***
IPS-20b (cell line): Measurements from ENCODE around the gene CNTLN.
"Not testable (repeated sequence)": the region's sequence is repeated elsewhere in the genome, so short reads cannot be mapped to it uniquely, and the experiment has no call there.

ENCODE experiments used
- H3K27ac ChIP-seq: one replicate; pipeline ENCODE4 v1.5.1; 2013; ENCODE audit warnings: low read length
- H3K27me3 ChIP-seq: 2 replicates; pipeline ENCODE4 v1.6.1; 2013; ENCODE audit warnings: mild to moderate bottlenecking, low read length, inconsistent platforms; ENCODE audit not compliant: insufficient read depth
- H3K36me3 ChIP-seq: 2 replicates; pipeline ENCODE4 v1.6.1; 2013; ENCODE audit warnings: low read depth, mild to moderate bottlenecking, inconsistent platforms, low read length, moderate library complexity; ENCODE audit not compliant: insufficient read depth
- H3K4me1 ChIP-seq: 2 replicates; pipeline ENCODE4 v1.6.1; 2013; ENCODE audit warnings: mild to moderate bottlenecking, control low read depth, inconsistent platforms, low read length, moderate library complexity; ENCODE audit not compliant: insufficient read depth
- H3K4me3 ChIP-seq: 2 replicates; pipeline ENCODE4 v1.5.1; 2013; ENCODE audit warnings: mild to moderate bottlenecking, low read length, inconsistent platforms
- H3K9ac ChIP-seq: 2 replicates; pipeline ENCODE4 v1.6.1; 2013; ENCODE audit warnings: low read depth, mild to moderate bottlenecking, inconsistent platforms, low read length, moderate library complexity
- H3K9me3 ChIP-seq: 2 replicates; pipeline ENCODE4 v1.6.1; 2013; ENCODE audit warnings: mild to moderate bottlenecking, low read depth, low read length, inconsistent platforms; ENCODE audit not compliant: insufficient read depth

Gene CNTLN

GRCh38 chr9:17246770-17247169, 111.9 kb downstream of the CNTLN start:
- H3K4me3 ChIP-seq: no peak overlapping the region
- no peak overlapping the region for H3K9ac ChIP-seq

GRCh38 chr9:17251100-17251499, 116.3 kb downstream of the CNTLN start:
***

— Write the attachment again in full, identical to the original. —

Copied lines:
IPS-20b (cell line): Measurements from ENCODE around the gene CNTLN.
"Not testable (repeated sequence)": the region's sequence is repeated elsewhere in the genome, so short reads cannot be mapped to it uniquely, and the experiment has no call there.

ENCODE experiments used
- H3K27ac ChIP-seq: one replicate; pipeline ENCODE4 v1.5.1; 2013; ENCODE audit warnings: low read length
- H3K27me3 ChIP-seq: 2 replicates; pipeline ENCODE4 v1.6.1; 2013; ENCODE audit warnings: mild to moderate bottlenecking, low read length, inconsistent platforms; ENCODE audit not compliant: insufficient read depth
- H3K36me3 ChIP-seq: 2 replicates; pipeline ENCODE4 v1.6.1; 2013; ENCODE audit warnings: low read depth, mild to moderate bottlenecking, inconsistent platforms, low read length, moderate library complexity; ENCODE audit not compliant: insufficient read depth
- H3K4me1 ChIP-seq: 2 replicates; pipeline ENCODE4 v1.6.1; 2013; ENCODE audit warnings: mild to moderate bottlenecking, control low read depth, inconsistent platforms, low read length, moderate library complexity; ENCODE audit not compliant: insufficient read depth
- H3K4me3 ChIP-seq: 2 replicates; pipeline ENCODE4 v1.5.1; 2013; ENCODE audit warnings: mild to moderate bottlenecking, low read length, inconsistent platforms
- H3K9ac ChIP-seq: 2 replicates; pipeline ENCODE4 v1.6.1; 2013; ENCODE audit warnings: low read depth, mild to moderate bottlenecking, inconsistent platforms, low read length, moderate library complexity
- H3K9me3 ChIP-seq: 2 replicates; pipeline ENCODE4 v1.6.1; 2013; ENCODE audit warnings: mild to moderate bottlenecking, low read depth, low read length, inconsistent platforms; ENCODE audit not compliant: insufficient read depth

Gene CNTLN

GRCh38 chr9:17246770-17247169, 111.9 kb downstream of the CNTLN start:
- H3K4me3 ChIP-seq: no peak overlapping the region
- no peak overlapping the region for H3K9ac ChIP-seq

GRCh38 chr9:17251100-17251499, 116.3 kb downstream of the CNTLN start: